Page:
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Fund-raising cooks in a pickle

05 October 2012


THE Chapter of Portsmouth Cathedral was alarmed to discover this month that new food-hygiene regulations apparently forbid the sale, in re-used jam jars, of marmalade, chutney, and other preserves, which are the staple of many church fund-raising events.

A circular from the Churches' Legislation Advisory Service (CLAS) began with the warning: "This looks like a spoof, but it's not."

It continued: "We contacted the Food Standards Agency, and were told that this is, in fact, the case. You can re-use jam jars at home, and you can use them for private gifts to friends: what you are not allowed to do is to make jam, put it in re-used jam jar,s then either sell it or even give it away at a public event."

The circular cited "Guidance Notes for Food Business Operators on Food Safety, Traceability, Product Withdrawal and Recall" from the FSA. It also warned that the Women's Institute had "told us the same". (The WI said yesterday that it had recently received a "flurry" of calls pertaining to jam-jar use. It was awaiting clarifica- tion from the FSA on the matter.)

Help may yet be at hand. A spokesperson for the Food Standard Agency said yesterday that the interpretation of the regulations was the responsibility of local authorities, who would decide what constituted a "food business".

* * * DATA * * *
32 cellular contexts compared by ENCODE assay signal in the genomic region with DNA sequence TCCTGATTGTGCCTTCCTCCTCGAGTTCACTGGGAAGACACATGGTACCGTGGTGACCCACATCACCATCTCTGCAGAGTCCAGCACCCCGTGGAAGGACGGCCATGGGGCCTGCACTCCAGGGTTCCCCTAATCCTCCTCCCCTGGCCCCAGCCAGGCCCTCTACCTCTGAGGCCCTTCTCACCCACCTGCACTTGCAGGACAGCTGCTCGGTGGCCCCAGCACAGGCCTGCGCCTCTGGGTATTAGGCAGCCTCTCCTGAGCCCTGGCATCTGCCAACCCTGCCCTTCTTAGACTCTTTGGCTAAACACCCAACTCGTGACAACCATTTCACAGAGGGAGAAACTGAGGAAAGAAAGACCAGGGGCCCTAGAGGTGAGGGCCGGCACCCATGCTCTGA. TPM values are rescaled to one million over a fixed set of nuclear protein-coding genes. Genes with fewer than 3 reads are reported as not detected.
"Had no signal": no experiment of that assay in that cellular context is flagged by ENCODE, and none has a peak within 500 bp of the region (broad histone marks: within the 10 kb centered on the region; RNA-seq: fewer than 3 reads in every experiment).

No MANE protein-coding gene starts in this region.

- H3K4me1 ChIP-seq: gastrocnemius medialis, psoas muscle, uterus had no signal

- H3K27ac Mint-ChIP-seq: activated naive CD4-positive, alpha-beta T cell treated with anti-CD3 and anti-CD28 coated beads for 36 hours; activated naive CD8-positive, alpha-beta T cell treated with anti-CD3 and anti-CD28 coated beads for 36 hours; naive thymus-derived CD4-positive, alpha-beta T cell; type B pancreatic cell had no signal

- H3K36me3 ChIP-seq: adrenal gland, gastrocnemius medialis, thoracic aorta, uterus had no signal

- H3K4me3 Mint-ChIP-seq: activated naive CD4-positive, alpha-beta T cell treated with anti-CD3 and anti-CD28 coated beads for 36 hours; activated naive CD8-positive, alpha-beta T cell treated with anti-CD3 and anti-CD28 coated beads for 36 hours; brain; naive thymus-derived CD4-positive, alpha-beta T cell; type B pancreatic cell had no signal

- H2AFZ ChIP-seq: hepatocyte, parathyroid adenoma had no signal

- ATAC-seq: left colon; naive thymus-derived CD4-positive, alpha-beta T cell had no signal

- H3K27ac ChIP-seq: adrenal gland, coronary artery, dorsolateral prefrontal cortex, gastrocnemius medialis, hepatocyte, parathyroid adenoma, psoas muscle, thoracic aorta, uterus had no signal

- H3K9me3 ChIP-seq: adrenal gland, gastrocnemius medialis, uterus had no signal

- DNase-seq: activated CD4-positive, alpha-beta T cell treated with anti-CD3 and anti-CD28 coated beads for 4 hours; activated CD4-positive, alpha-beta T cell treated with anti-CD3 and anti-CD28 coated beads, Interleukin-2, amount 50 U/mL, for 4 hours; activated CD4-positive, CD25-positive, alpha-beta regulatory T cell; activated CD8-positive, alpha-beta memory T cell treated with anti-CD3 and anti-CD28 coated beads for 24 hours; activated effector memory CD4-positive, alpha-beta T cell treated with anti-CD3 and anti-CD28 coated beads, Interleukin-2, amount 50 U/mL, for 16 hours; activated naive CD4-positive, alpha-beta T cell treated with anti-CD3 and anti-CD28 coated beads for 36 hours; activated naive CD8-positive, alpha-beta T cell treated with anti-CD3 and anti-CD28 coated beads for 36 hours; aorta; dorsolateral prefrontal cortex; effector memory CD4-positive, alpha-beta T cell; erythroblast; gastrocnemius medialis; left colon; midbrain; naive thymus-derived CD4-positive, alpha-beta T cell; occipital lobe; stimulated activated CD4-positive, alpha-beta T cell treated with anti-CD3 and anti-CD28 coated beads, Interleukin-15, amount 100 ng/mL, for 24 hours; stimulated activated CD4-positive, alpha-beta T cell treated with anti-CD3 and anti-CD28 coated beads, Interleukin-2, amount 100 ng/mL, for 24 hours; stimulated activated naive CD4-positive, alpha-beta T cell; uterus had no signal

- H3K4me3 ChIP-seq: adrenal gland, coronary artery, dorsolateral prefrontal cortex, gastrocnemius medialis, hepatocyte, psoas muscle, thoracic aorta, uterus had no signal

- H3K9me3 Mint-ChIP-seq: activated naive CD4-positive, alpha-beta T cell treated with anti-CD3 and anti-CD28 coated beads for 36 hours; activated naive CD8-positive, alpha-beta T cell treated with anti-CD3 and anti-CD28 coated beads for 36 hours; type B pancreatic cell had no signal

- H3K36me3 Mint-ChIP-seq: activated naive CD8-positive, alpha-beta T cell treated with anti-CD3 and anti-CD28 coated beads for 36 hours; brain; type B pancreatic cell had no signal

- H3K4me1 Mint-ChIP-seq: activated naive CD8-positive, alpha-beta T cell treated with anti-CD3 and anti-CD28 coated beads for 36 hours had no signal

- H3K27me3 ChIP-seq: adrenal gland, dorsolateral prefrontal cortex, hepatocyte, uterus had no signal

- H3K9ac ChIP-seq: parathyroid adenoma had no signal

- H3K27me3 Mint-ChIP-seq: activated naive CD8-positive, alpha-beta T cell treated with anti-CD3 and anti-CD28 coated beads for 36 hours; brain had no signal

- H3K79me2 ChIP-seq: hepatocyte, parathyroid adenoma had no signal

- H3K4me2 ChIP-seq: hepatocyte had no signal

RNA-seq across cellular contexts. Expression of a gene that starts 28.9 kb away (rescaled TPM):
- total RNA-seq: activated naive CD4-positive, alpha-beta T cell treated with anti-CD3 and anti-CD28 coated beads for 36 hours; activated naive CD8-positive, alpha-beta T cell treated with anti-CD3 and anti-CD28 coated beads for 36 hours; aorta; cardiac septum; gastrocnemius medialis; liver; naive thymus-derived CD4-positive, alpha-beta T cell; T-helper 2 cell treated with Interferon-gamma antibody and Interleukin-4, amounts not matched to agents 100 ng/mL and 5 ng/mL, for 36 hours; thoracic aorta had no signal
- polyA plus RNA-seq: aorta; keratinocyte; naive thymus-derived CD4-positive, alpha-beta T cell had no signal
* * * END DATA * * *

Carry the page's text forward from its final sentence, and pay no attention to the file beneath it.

"With an occasional event like a fund-raiser, our advice would be that that would probably not be considered to be a food business," she said. "So those planning the sale of preserves should check what the view the local authority takes of the regulation."

Canon Michael Tristram of Portsmouth Cathedral said on Wednesday: "On realising that this was not a belated April Fool's joke, I was very anxious, not only from the fund-raising point of view for all our churches, but also because it goes against the green agenda of recycling. While understanding that all food sold at our fêtes and fairs must be safe, we jam- and marmalade-makers sterilise our jars as a matter of course. Let's hope that common sense prevails."

The view of the Food Standards Authority

"ANY food packaging used must be compliant with the European regulation (1935/2004, Article 3) which sets out the safety criteria for food packaging. Though it can be assumed that originally the jars met these criteria, as they were fit to sell at the retail level, once sold and their constituent food has been consumed, the required chain of documentation which shows they are compliant is broken. Thus it would be impossible to demonstrate to the relevant authorities that the re-used jars were compliant, unless the jars were knowingly manufactured to be reused, and within a closed loop distribution system like milk bottles. However, only the courts can decide whether in particular circumstances an offence has been committed."

The Agency has guidance on the re-use of food contact materials, which is to be found at: http://www.food.gov.uk/ safereating/ chemsafe/packagingbranch/packagingreuse



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